Smartwatches, Google Glass, even humble fitness trackers: all great, apart from the fact that the batteries last for what seems like minutes. But now, a new kind of low-power processor could change that.
Tagged With chips
For more than a year, Intel's 14-nanometre Broadwell, the successor to its Haswell microarchitecture, has been consistently delayed -- due in part to early-stage manufacturing snafus. But today Intel gave a glimpse of this incredibly tiny powerhouse, and the computing future it will introduce in its wake.
Moore's Law is under threat. In the battle between chip designers and the laws of physics, it's beginning to look like it won't be long before it's impossible to double the number of transistors on integrated circuits every two years. But there could be a solution, and it involves -- of all things -- good old vacuum tubes.
The Snapdragon 800 has had a good run, powering some (bordering on all) of the Android flagship models for the last year. Now, there's an upgrade. Larger camera sensor support, Ultra HD video capture and a headline maximum clockspeed increase to 2.45GHz are the next-phone boasts of the Snapdragon 801.
Yesterday, Intel announced its plans to run Android and Windows on the same PC in perfect harmony. Now, it seems AMD has the exact same plan.
Pringles changed the world for the better when it released its perfectly stacked potato chips-in-a-can approach to snack food. But while the design helped to minimise broken chips, it also made them harder to reach as you went deeper in the can -- a problem that's now solved thanks to this brilliant contraption that looks kind of like a shoe horn that mated with a slap wrap bracelet.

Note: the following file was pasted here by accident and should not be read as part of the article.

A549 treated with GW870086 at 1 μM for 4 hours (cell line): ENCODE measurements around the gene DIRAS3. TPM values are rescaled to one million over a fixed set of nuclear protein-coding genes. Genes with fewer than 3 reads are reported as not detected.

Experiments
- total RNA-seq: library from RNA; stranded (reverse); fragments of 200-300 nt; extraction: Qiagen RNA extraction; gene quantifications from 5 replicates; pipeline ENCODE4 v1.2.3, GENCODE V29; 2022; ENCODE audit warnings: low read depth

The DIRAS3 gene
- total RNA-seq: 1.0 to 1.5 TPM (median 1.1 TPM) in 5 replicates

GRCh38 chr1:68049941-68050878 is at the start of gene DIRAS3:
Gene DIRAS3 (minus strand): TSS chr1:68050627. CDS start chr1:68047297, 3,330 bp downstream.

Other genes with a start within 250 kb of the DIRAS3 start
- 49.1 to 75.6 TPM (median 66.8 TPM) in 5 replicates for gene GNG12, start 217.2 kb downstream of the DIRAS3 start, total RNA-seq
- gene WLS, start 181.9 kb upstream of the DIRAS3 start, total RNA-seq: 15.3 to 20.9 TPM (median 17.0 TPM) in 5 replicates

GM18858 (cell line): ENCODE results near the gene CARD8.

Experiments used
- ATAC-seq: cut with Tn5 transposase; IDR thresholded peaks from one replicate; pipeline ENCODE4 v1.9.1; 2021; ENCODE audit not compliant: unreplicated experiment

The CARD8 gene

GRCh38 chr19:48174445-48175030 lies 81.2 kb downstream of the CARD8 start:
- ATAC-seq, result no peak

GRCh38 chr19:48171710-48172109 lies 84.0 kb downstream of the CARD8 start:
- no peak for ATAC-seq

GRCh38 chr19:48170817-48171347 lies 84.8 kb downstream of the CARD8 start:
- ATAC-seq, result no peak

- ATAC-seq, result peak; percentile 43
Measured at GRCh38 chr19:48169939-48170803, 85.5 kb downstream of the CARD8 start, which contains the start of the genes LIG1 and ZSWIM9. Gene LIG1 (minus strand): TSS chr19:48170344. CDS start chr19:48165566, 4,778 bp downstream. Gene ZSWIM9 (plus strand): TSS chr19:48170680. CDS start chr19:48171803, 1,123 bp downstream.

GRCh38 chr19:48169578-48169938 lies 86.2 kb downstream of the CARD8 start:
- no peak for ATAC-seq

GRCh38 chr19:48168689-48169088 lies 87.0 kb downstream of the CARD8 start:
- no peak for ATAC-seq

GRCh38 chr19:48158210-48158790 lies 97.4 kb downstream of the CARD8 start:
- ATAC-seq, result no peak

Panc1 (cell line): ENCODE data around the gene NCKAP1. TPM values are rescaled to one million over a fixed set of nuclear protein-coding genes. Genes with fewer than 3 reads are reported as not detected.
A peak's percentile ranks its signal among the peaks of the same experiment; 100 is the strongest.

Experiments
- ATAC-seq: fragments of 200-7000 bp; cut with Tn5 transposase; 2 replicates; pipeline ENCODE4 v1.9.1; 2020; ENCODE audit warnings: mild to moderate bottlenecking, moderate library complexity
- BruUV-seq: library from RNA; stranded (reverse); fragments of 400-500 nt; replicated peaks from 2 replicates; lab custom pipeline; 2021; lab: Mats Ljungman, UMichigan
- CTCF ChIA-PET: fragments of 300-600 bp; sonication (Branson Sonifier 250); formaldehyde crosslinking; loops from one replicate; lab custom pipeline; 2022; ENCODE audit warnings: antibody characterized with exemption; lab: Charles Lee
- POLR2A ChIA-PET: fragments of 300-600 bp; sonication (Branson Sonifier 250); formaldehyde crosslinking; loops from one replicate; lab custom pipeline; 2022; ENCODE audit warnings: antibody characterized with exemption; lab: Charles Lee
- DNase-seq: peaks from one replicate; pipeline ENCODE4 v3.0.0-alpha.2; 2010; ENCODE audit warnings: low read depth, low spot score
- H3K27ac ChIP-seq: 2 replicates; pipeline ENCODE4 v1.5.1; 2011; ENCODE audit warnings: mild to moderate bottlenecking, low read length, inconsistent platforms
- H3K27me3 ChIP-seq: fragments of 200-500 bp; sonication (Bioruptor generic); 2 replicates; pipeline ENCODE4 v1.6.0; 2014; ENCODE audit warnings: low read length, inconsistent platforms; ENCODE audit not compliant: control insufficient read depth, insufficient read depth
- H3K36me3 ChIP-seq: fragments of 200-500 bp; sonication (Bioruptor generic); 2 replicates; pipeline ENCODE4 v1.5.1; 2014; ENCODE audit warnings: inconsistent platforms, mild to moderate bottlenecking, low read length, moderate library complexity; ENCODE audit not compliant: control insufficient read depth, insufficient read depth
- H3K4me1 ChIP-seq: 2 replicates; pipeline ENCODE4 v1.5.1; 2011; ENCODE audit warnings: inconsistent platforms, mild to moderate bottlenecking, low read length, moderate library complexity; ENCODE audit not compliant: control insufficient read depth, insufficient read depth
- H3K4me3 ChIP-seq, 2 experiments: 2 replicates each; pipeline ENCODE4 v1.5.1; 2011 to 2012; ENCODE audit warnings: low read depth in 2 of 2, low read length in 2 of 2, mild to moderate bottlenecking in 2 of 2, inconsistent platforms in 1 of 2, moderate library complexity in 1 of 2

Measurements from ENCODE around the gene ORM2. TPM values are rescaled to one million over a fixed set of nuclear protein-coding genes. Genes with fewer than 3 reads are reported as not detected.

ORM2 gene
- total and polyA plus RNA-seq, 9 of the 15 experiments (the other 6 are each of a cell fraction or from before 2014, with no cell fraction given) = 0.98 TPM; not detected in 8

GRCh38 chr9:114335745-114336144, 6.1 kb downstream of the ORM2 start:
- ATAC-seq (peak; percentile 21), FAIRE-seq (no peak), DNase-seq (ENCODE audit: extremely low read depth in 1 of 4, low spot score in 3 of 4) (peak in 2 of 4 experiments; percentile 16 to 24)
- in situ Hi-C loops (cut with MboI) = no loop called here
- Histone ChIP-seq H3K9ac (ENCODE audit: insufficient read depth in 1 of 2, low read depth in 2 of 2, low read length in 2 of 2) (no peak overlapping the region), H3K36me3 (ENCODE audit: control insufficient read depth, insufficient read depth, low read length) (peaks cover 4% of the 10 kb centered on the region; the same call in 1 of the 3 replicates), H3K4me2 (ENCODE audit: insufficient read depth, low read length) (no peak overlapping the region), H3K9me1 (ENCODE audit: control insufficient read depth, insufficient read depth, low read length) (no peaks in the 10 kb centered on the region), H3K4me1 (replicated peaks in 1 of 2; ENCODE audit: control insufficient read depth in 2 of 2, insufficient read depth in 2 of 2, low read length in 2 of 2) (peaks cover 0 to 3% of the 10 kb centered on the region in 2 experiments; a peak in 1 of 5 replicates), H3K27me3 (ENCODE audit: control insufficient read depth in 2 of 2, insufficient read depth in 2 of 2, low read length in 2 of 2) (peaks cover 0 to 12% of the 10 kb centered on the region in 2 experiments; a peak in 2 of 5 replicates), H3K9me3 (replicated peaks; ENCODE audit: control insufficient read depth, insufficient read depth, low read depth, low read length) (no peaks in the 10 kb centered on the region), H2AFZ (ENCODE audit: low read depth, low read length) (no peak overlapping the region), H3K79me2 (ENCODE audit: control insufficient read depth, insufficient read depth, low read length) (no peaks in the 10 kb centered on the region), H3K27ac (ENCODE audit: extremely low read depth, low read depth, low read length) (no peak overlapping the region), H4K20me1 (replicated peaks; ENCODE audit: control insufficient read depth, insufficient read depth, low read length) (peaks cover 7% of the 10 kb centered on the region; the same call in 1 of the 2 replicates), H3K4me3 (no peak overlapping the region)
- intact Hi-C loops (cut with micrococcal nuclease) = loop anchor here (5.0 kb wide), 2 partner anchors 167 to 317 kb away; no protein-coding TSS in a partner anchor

Thanks to improvements in fibre optics, most of the information that you consume on any given day is transported by light. Quite inefficiently, however, most computer chips need electricity to operate, and scientists haven't quite figured out how to make the leap to more futuristic materials. At least not until graphene came along.
It might not just be your ears that are stuffed with wax for long -- because researchers want to pack your phone full of the stuff too. In the process of trying to make processors more efficient, they hit on an intriguing idea: cover the chip in a mesh of wax that can melt and absorb some of that excess heat when the processor is pushed.
While most high-end Android phones currently sport Qualcomm's Snapdragon 600, there's another chip announced earlier this year waiting to hit the scene: the Snapdragon 800. Now, the first benchmarks of that new chip are in -- and its GPU promises to smoke the competition.
AMD just one-upped its own series of eight-core FX processors, and the golden child of this newest lineup is unquestionably the FX-9590, which it claims to be the world's "first-ever 5GHz processor". While technically that record was already beaten -- and by AMD itself, no less -- it is, in fact, the first commercially available 5GHz CPU processor.
The next generation of hybrid tablets and laptops is just around the corner. Luke and I, from Gizmodo AU, head to Taiwan next week for Computex -- Asia’s largest computer expo (and the second biggest in the world after CeBIT). Last year, 130,000 visitors saw 1700 companies showcase their latest, led by Taiwanese brands like Acer, Asus, MSI, Gigabyte, Thermaltake, Antec and Nvidia. Intel and AMD will also be there, of course, along with stacks of great new tech. Here's a preview of what we're expecting to see...